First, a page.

Lessons Learned


I have never traveled before and was really scared to fly on a plane to visit Highlands University. I was didn’t know how to deal with LAX. I worried about taking a shuttle from the airport to the ferry landing. It was a lot of new experiences and plus I had fears about visiting the college. At SCIF I learned that the anticipation is much worse than the actual deeds. It all went fine. My confidence increased and I now know that I can do much more than I ever thought.


In SCIF and AVID I had a lot of forms to fill out. Filling out forms made me anxious so I didn’t focus on accuracy because I wanted them to be finished. That was the wrong mindset because I made errors that were very stressful to correct. I spent weeks dealing with the IRS and FAFSA. I learned that when filling out forms you should be more like a construction worker: measure twice and cut once. I now check my forms twice and only deal with the outcomes once.


I worked, played football, took AP courses, and was in AVID and SCIF. During football playoffs I was injured. I started to feel the pressure of performing well at school and finishing all my college applications early in order to get scholarships. It felt awful. A times I wanted to give up. In SCIF I learned that the only way through hell is to keep walking it until you get to the other side. At times it felts like a crawl, but I made it through and a proud of myself for all I accomplished.


In SCIF we learn that there will never be a perfect college. This is why we educate ourselves on college outcomes, retention rates, loan default rates, affordability, internships, and opportunities. It is why we visit at least 3 colleges and make pros and cons lists. We base our college decisions on the facts first and the heart second. Then we prepare for the worst and strive for the best.


I learned that if you don’t ask you don’t get. My financial aid package was too high for me, so I made a formal appeal based on the facts in my life. The college dropped my costs by $5000 per year. The hour I spend on my appeal saved me $20,000. That was a great lesson to learn!


Part of our island culture is to make excuses; to deflect blame and still feel respected. We learn that excuses are lies wrapped in pretty paper. Real respect comes from self-respect, and self-respect comes from admitting your errors, apologizing, and fixing them. If you do this then you learn to respect yourself, and others will trust and respect you as well.


I’m 18 and true to my age I have acted selfishly to try to make myself happy. It never worked for long. I learned that true happiness, real contentment, comes from service and sacrifice. New shoes are nice for now, but helping to build a home with Habitat for Humanity in Taos will always bring a smile to my face.


In SCIF and AVID we learn to show our appreciation. Besides our families, the other heroes behind our success are our mentors, teachers, school administrators, and our unsung heroes: the school office personnel. Thank you for sending all of our transcripts, printing materials, helping us with forms and calls, and keeping us calm when we were under duress!


In SCIF I learned to save my money to invest in my future. It is sometimes hard to do when you are also trying to be a social person and want to look nice and make a good impression. In our classes we learned to utilize small economies so that we can live an enjoyable life while still saving money.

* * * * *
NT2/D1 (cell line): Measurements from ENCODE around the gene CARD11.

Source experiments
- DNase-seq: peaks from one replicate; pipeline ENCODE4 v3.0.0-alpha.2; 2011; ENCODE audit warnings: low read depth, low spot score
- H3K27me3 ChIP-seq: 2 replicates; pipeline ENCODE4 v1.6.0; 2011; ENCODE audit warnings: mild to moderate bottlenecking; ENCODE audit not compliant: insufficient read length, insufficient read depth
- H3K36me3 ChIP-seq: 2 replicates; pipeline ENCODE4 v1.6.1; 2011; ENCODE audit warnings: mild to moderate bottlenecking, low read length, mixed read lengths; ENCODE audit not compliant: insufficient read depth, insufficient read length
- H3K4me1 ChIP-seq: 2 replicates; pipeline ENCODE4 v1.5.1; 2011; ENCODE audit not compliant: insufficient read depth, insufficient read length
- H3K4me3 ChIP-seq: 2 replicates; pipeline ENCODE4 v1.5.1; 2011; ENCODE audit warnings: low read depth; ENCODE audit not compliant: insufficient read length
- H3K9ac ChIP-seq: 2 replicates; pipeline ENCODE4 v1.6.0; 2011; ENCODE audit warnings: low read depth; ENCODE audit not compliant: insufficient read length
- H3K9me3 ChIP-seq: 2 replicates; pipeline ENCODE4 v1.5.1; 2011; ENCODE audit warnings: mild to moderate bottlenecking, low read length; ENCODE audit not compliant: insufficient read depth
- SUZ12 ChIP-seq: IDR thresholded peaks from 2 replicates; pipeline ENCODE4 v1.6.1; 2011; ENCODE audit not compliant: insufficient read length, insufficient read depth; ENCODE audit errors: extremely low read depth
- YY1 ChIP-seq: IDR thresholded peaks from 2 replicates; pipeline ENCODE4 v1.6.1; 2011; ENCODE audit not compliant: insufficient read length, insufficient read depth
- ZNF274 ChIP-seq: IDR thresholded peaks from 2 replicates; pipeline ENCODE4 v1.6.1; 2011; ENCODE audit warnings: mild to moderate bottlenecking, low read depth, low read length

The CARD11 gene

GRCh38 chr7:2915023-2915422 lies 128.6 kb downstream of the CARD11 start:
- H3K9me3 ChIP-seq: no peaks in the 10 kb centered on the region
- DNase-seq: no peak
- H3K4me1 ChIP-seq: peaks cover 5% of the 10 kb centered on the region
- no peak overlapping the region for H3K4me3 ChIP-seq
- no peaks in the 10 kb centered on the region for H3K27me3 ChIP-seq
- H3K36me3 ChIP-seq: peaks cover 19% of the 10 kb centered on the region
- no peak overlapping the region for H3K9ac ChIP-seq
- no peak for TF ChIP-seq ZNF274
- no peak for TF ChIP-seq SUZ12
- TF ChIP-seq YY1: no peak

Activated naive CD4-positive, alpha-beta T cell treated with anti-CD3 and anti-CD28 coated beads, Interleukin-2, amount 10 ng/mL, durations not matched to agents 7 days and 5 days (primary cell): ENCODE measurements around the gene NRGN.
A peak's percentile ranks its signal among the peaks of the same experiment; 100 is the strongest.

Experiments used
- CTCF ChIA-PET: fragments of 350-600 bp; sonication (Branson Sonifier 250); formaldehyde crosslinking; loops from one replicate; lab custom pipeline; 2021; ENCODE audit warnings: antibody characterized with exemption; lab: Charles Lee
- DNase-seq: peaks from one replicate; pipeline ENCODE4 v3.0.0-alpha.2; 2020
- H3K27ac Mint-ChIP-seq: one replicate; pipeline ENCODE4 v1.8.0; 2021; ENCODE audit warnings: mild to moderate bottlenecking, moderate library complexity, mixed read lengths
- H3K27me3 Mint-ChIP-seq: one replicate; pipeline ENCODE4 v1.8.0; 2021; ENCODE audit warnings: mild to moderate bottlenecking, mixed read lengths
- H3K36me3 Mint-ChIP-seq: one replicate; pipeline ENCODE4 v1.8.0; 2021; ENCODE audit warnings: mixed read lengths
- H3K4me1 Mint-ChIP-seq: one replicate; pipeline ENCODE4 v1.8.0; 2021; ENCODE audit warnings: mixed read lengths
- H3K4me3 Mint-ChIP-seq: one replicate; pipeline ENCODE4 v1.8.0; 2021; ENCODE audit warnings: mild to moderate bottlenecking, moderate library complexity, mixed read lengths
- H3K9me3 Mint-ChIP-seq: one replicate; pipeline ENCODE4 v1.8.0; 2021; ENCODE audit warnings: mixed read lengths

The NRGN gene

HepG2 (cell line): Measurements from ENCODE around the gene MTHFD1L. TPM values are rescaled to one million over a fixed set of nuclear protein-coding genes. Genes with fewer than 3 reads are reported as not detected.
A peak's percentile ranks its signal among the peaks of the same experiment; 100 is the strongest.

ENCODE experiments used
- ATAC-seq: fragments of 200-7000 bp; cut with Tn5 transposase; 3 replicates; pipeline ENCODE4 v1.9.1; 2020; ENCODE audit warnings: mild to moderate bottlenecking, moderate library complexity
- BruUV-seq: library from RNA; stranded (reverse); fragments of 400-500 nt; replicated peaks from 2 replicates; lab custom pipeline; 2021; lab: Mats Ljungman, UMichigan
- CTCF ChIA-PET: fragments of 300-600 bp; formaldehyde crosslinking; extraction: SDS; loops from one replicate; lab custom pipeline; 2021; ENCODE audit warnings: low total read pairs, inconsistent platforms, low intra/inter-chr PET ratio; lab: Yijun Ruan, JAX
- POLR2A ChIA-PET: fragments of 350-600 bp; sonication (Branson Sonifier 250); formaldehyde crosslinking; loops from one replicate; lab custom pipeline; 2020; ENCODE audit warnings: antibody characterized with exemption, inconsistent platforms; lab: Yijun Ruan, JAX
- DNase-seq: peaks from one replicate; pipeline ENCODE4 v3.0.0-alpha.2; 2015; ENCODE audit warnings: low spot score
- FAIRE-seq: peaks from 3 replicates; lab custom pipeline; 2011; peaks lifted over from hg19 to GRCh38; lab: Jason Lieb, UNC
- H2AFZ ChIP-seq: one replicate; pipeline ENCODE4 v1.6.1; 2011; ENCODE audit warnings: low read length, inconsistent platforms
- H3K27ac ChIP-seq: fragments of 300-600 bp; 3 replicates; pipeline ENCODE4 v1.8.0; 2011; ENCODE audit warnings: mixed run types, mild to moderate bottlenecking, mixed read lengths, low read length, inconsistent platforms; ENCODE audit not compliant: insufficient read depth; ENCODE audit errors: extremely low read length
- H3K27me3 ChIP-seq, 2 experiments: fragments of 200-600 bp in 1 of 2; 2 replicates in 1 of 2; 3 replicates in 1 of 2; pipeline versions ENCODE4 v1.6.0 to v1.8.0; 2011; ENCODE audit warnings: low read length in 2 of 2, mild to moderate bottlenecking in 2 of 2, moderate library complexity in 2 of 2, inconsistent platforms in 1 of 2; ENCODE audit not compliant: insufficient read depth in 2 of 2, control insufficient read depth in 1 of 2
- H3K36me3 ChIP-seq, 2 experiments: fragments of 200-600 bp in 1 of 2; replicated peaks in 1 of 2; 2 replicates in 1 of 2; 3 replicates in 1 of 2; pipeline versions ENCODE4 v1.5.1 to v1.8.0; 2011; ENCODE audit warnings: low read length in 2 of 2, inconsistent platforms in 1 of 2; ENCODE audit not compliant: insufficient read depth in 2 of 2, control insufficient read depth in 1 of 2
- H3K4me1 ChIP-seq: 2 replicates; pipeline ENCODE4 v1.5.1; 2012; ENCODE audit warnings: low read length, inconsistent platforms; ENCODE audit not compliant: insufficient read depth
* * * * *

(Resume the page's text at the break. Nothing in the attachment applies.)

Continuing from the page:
In SCIF I learned that none of us are perfect and teens will act their age. Growing up is a process of learning from our mistakes. All of us in SCIF had lapses in judgment at one time or another, but we remained in SCIF because we talked to the Director, took responsibility, and then took steps to repair our mistakes. With SCIF I learned that this type of honestly and openness generates respect and the support of others.


Islanders are family, and like family we don’t always get along. I used to think that when I didn’t get along with someone it was best to ignore them. Now I don’t do this anymore. In SCIF I learned that it is much better to be polite and friendly so that I can keep the lines of communication open. You don’t need to be friends to be polite and friendly, and it is a big stress reducer in the long run.


At SCIF most of us need to visit 3 out of state colleges in order to get a full SCIF scholarship. I knew that I did not want to attend college out of state, but I did go on out of state trips. I learned a lot about the different states, colleges, and people. Mostly I learned about me. Even though I chose an in-state school, I now will not fear a study abroad program or future opportunities that involve traveling – and even one day relocating.


In SCIF we learn that confidence comes from competence. There are situations that I‘ve avoided because I didn’t exactly know what to do. And now I know to ask people ahead of time what I should know. Here is what they have taught me:

  • I know to bring host gifts when I’m a guest.
  • I know to say thank you in at least 3 different ways.
  • I know to wait until at least 3 people are served before starting to eat.
  • I know that in conversations when all else fails you should ask them questions about their lives.
  • I’ve learned to turn my phone off at meetings and in social settings.

Now I am much more confident in unfamiliar situations.


I’ve learned the art of skillful communication.

  • Respond promptly to written and verbal communications.
  • Save all correspondences in case you need them later.
  • Ask for clarification.
  • BCC or CC an authority figure on important information.
  • Don’t hesitate to call and cask questions but always follow up in writing.
  • If you don’t get an appropriate answer call someone else.
  • Keep at it until you get what you need.

All of these tips have helped me be a better communicator.